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If you are asking for the conversion formulas, then think of the relationship between degress and radians. 360 degress = 2*pi radians, thus to convert every degree to radians, we divide both sides of the equation by 360. 1 degree = 2*pi/360 radians = pi/180 radians. thus to convert degrees into radians, just multiply the number of degrees to pi/180, where pi = 3.141592... by the way, the per sec appended on the unit does not matter in the conversion since both units are in per sec anyway

Q: Deg per sec to rad per sec?

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For starter, 1 rad/S = 0.159 rev/S

Wow-here goes. 2 pi radians=360 degrees=60 sec. so we have (2 pi rad)/60 sec=(6.28 rad)/60 sec and is ~ .21 rad/sec eh?

Ok, 'rad' is 'radians,' 'deg' is 'degrees,' and 'grad' is 'gradient,' all used in calculus.

84.2 feet

Only if its metres / sec in a circular path, then you would need the radius to work out its revs per second, then multiply by (2 * pi) to get radians / sec. > Example 10 m/s at 10 m radius Circumference = 2 * pi * r = 2 * 3.1416 * 10 = 62.832 meters So, 10 / 62.832 = 0.159 revs / sec Then, 0.159 * 2 * pi = 1 rad / sec > However, you can boil down the sequence to leave : rad / sec = velocity (m/s) / radius (m)

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For starter, 1 rad/S = 0.159 rev/S

Wow-here goes. 2 pi radians=360 degrees=60 sec. so we have (2 pi rad)/60 sec=(6.28 rad)/60 sec and is ~ .21 rad/sec eh?

1 revolution = 2π radians 1 minute = 60 seconds → 1 rpm = 1 revolution / 1 minute = 2π radians / 60 seconds = π/30 radians/seconds = π/30 rad per sec → to convert rpm to rad per sec multiply by π (pi) and divide by 30.

'Rad' is radians, 'deg' is degrees, and 'grad' is gradient; all used in calculus.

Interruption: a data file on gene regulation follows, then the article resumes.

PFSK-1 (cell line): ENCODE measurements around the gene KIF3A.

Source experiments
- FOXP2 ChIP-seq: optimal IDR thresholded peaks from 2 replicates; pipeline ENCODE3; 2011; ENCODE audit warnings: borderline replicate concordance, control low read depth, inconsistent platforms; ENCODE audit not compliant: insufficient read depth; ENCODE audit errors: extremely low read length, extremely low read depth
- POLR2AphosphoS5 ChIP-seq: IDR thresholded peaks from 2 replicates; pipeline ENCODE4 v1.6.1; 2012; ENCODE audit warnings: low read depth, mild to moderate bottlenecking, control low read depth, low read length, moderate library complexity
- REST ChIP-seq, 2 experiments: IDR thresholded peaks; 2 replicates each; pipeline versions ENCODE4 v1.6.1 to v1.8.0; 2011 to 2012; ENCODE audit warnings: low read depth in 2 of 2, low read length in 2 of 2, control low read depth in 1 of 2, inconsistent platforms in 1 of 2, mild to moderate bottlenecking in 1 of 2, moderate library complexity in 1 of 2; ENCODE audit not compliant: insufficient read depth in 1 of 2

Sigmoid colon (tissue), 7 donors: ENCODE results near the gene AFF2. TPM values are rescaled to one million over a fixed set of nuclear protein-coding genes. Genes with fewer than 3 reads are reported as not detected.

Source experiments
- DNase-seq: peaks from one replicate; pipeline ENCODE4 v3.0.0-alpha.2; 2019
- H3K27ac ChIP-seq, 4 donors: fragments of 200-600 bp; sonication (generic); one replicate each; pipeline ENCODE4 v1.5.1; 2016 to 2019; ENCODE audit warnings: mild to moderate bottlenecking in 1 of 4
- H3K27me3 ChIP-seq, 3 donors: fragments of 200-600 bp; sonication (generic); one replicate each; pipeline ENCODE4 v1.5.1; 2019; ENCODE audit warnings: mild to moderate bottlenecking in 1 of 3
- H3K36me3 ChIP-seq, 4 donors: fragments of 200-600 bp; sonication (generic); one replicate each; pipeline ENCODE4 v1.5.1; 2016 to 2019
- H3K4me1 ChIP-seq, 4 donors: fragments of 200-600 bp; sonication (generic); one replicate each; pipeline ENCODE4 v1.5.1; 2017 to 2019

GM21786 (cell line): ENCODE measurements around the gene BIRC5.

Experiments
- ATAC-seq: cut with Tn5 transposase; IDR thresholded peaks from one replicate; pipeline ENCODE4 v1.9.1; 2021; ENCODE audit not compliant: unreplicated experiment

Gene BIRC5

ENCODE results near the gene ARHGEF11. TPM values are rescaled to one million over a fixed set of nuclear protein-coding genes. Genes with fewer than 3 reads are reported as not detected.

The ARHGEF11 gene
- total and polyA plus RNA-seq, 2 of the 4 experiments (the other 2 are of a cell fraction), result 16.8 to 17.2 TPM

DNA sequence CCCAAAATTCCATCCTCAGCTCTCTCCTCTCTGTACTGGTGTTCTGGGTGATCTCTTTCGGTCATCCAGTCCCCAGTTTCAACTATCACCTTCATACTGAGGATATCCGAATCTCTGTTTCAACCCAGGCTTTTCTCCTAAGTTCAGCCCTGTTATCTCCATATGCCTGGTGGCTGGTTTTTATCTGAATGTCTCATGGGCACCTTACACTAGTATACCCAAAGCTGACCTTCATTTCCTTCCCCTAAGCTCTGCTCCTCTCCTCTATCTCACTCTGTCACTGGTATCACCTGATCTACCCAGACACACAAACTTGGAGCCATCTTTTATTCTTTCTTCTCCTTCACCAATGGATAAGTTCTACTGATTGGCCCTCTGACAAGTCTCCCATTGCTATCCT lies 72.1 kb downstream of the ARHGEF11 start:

Ok, 'rad' is 'radians,' 'deg' is 'degrees,' and 'grad' is 'gradient,' all used in calculus.

84.2 feet

Angular acceleration is got by the expression alpha = {(final angular velocity)2 - (initial ang velocity)2} / 2 theta. final is 50 and initial is 100 rad/s. Theta is 50 x 2pi radian Therefore required alpha = -50 x 150/200 pi = -75/2pi radian/s2 Negative sign indicates that the rotation is decelrated.

Only if its metres / sec in a circular path, then you would need the radius to work out its revs per second, then multiply by (2 * pi) to get radians / sec. > Example 10 m/s at 10 m radius Circumference = 2 * pi * r = 2 * 3.1416 * 10 = 62.832 meters So, 10 / 62.832 = 0.159 revs / sec Then, 0.159 * 2 * pi = 1 rad / sec > However, you can boil down the sequence to leave : rad / sec = velocity (m/s) / radius (m)

('X' rev/minute) x (2 pi radian/rev) x (1 minute/60 sec) = 2 pi X/60 = 0.10472 Xrad/sec (rounded)

sin38 (rad)= .296369 while sin38 (deg)= .615661

(1 sec/8 rad) * (2 pi rad/1 rev) * 50 rev = 12.5 * pi seconds about 39.27 seconds

Centripetal force is related to angular velocity in the following manner.F = m.w2rwhereF = Centripetal force [=] Nw = angular velocity [=] rad/sr = radius of rotation [=] mRPM is denoted for Round Per Minute and is the rate of revolution.RPM x 60 sec/min x 2pi rad/sec = wCentripetal force is then proportion to RPM2